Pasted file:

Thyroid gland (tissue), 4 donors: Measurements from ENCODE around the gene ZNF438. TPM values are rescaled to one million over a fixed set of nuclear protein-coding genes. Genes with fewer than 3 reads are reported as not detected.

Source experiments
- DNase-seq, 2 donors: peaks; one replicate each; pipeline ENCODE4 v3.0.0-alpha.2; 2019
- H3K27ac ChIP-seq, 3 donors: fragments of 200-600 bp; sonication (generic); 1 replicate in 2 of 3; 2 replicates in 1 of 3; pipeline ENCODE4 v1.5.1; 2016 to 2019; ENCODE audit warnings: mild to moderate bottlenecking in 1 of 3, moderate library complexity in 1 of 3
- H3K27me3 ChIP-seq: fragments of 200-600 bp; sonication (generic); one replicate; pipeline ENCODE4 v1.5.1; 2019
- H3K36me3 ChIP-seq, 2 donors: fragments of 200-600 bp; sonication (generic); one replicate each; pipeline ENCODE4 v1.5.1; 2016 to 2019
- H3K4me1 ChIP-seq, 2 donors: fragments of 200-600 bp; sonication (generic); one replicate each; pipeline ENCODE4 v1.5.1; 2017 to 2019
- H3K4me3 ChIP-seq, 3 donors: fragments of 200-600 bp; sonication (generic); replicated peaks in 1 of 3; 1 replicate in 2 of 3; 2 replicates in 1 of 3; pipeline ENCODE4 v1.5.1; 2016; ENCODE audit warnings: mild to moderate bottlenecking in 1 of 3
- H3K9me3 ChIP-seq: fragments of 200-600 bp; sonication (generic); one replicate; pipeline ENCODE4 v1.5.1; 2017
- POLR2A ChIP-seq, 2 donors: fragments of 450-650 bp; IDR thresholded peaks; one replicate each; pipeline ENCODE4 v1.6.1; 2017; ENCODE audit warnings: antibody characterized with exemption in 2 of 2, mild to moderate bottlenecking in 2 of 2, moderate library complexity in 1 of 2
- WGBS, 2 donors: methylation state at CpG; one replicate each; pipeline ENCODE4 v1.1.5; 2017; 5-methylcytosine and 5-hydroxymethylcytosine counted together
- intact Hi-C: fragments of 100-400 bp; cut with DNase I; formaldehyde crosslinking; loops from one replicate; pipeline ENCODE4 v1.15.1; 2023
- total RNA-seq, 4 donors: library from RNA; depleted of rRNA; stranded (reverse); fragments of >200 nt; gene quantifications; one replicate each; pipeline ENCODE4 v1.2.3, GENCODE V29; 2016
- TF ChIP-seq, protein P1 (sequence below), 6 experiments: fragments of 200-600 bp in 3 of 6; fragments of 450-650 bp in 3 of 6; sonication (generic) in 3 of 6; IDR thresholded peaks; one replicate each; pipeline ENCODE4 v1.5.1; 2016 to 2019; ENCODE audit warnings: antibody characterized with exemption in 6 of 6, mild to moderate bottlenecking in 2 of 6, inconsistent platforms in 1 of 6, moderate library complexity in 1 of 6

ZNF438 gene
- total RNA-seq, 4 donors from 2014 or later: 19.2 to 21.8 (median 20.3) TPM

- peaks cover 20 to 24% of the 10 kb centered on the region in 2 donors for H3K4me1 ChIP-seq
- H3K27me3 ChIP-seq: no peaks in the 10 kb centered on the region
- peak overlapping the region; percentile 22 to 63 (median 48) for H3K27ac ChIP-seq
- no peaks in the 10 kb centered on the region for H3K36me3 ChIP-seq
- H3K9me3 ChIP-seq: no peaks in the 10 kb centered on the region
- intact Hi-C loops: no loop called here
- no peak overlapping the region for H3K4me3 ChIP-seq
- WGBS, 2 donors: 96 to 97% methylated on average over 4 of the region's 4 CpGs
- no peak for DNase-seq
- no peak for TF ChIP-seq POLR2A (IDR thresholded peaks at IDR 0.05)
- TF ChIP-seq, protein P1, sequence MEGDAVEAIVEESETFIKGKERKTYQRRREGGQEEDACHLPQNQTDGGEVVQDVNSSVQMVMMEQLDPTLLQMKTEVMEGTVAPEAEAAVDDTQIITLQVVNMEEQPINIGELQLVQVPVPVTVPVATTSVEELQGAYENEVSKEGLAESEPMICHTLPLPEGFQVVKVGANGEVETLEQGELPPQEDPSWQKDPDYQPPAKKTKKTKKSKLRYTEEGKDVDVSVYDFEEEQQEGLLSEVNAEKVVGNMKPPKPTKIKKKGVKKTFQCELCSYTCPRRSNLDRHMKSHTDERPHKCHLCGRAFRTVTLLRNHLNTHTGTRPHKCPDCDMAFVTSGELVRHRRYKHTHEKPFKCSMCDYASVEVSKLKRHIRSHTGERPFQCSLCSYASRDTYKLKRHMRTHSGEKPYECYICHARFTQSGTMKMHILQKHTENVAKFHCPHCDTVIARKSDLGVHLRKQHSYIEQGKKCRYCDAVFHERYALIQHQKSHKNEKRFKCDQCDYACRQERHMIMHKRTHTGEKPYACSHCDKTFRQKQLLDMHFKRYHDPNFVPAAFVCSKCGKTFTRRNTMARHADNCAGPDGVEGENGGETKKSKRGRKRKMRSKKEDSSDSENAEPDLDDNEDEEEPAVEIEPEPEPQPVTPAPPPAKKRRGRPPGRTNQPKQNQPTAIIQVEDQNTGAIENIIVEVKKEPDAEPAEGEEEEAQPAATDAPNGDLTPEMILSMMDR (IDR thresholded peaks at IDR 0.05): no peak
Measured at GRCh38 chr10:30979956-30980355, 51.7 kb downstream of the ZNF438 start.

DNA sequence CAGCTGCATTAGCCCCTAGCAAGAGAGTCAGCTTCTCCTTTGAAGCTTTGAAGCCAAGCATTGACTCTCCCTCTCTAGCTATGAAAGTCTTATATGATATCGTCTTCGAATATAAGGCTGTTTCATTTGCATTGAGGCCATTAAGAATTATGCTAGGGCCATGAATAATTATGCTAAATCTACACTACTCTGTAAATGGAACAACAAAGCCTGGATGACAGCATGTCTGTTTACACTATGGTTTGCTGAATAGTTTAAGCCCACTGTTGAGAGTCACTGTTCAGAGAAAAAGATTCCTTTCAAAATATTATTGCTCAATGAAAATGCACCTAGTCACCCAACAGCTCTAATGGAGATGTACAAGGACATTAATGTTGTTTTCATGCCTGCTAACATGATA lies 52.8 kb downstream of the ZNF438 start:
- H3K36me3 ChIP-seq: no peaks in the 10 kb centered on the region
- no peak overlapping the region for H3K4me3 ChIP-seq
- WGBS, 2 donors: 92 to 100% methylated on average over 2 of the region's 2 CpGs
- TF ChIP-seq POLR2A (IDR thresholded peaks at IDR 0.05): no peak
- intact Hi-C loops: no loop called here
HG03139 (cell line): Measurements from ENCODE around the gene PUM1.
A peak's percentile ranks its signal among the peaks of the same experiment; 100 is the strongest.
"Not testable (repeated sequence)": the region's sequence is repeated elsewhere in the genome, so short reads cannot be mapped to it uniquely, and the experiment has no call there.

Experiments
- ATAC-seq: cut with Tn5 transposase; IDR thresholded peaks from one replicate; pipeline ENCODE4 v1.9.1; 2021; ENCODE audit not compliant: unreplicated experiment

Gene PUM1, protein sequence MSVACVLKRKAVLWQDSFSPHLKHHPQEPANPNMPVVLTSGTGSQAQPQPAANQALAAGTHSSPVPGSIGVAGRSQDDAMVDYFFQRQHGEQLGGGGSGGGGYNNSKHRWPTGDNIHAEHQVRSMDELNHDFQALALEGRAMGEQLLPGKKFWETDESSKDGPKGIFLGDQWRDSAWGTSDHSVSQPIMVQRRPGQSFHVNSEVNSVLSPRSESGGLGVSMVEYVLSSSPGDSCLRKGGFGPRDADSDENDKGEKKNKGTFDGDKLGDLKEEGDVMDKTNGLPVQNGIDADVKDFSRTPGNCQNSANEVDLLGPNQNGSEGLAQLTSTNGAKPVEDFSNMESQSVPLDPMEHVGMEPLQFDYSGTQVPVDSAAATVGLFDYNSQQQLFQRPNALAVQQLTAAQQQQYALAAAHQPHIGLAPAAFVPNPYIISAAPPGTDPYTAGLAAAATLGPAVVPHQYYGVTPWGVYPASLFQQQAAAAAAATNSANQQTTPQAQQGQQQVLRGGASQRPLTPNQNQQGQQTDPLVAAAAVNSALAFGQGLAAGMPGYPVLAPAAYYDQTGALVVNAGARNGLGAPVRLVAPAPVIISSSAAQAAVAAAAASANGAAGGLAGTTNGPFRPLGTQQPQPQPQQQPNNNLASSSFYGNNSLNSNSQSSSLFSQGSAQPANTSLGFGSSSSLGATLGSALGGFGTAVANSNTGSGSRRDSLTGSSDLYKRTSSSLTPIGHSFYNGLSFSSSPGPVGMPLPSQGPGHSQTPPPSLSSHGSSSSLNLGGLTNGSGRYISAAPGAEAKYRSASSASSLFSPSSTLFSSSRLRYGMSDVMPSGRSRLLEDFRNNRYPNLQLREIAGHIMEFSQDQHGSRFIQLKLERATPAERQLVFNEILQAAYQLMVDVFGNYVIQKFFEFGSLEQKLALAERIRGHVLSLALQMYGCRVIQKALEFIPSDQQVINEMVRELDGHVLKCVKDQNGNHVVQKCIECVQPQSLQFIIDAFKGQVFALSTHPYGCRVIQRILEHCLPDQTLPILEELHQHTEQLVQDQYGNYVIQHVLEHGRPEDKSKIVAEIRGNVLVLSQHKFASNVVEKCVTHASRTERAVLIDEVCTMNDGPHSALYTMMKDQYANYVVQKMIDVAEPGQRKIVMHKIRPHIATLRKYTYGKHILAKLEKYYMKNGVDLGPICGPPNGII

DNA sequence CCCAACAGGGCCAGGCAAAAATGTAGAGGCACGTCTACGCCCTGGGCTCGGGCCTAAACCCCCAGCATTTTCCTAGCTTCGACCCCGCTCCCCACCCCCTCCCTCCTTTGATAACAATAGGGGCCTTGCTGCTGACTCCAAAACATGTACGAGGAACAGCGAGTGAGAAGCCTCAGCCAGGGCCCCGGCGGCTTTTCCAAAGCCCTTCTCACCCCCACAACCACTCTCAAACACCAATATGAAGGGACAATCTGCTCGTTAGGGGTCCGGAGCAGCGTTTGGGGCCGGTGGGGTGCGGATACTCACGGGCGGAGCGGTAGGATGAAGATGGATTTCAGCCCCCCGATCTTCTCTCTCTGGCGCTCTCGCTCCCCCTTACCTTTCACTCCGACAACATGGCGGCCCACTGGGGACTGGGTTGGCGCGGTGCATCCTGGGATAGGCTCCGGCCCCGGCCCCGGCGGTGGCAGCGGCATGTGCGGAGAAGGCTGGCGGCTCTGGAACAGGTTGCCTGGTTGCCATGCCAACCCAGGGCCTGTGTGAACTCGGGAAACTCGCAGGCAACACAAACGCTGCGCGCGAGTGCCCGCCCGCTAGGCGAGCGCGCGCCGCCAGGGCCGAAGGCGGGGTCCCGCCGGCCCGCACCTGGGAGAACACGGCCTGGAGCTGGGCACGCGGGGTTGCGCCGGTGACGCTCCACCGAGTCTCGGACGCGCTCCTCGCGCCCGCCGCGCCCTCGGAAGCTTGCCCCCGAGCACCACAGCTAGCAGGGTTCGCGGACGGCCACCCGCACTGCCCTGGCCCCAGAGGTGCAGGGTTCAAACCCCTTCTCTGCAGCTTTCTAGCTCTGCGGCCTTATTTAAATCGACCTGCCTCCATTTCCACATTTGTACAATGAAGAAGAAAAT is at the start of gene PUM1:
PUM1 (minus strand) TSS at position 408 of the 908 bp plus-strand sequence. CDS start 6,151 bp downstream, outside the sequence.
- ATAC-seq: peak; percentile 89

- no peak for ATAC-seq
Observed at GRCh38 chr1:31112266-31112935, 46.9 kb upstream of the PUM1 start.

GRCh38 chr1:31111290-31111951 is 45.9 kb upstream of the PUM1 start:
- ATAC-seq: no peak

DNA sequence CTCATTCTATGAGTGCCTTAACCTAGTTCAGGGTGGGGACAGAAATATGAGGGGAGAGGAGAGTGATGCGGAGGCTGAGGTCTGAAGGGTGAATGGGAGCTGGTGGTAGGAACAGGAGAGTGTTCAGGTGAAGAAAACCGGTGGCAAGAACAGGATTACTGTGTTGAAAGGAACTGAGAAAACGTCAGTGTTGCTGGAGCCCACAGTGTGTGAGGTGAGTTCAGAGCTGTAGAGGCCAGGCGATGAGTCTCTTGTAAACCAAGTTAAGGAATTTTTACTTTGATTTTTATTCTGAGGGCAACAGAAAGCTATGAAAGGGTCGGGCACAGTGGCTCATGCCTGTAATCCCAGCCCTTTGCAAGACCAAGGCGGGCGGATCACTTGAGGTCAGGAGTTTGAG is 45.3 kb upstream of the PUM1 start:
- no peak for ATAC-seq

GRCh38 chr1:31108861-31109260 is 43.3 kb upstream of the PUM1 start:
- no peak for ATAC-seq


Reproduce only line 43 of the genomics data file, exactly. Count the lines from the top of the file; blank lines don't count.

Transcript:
- ATAC-seq: peak; percentile 89